In a rare move, Australian-based equity analysts have admitted they made a mistake. Their cock up? Underestimating the gold mine known on this side of the Tasman as Trade Me.
Morgan Stanley's Andrew McLeod and Mark Goodridge admit in a research note entitled Trade Me … Why It Should Be Viewed as One of the Leading Internet Businesses in New Zealand/Australia that when newspaper publisher Fairfax, then led by ex-All Blacks captain David Kirk, bought the Sam Morgan founded online auction and classified business for A$670 million (NZ$720 million) in March 2006, they were critical.
They argued Fairfax had overpaid and used too much debt to help fund the deal.
"As we now approach the acquisition’s five-year anniversary, with our original expectations exceeded and strong growth set to continue, the acquisition is looking more and more astute," McLeod and Goodridge say.
"With hindsight, one aspect we underestimated was Trade Me’s ability to successfully expand and build leading positions in new categories such as online Real Estate and online Jobs. Trade Me deserves at least the same valuation multiple as its Australian peers."
"In fact, we argue there are grounds for a premium. Justified by Trade Me having a more dominant position in the overall NZ Internet market (70% of total NZ Internet traffic), a core online auction business that is absolutely dominant (95% share), plus the no. 1 market share in NZ online Auto, no. 1 in NZ online Real Estate and a close no. 2 in NZ online Job Ads."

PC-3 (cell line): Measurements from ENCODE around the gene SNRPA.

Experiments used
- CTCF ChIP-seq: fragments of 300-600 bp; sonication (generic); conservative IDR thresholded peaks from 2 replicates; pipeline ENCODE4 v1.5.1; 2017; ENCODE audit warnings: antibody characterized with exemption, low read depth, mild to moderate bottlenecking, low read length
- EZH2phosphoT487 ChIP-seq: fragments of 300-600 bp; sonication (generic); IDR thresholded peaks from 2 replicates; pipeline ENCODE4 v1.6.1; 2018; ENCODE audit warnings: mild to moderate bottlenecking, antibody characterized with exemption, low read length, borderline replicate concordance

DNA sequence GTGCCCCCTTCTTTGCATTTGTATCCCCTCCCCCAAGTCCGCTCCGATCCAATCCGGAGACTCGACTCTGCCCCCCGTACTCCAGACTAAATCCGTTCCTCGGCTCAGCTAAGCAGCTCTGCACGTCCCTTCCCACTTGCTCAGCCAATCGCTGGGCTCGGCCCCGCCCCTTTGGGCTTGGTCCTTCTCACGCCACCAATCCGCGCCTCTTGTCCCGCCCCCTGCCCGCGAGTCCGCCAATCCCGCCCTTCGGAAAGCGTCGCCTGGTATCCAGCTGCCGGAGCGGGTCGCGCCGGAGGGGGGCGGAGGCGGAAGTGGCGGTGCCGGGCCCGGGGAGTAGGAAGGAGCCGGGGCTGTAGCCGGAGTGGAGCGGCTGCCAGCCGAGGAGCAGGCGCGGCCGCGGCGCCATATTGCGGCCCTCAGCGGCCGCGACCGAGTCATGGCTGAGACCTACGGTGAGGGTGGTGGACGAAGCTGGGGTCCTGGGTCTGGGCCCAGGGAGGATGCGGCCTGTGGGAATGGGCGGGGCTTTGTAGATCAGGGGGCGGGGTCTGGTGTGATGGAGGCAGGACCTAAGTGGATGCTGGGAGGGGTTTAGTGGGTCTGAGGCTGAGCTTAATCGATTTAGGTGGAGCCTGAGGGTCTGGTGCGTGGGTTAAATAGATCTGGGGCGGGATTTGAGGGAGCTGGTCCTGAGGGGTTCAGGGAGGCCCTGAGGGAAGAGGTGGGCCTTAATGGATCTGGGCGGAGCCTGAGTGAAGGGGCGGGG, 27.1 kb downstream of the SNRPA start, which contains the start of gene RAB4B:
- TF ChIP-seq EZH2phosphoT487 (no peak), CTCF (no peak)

McLeod and Goodridge note Fairfax has revealed in an investor update that Trade Me generated earnings before interest and tax (ebit) of NZ$88 million in the 2010 financial year, and they forecast an increase to NZ$102 million for the 2011 financial year.
"Thus, based on the 2006 acquisition price of NZ$720 million, after delivering a better-than-expected five-year ebit compound annual growth rate of 35%, the enterprise value/ebit multiple has reduced from 15.8x to only 7.1x."
Based on peer multiples of 15x enterprise value (the businesses' equity plus debt) to earnings before interest, tax, depreciation and amortisation (ebitda), or a price to earnings (p/e) ratio of 21x, Morgan Stanley values Trade Me today at between A$1.1 billion to A$1.3 billion. Fairfax Media's entire market value is around NZ$3.3 billion at current share prices.
"Interestingly, this implies the rest of Fairfax is trading on P/E of only 6-7x versus newspaper peers APN News & Media on 11x and West Australian Newspapers on 13x."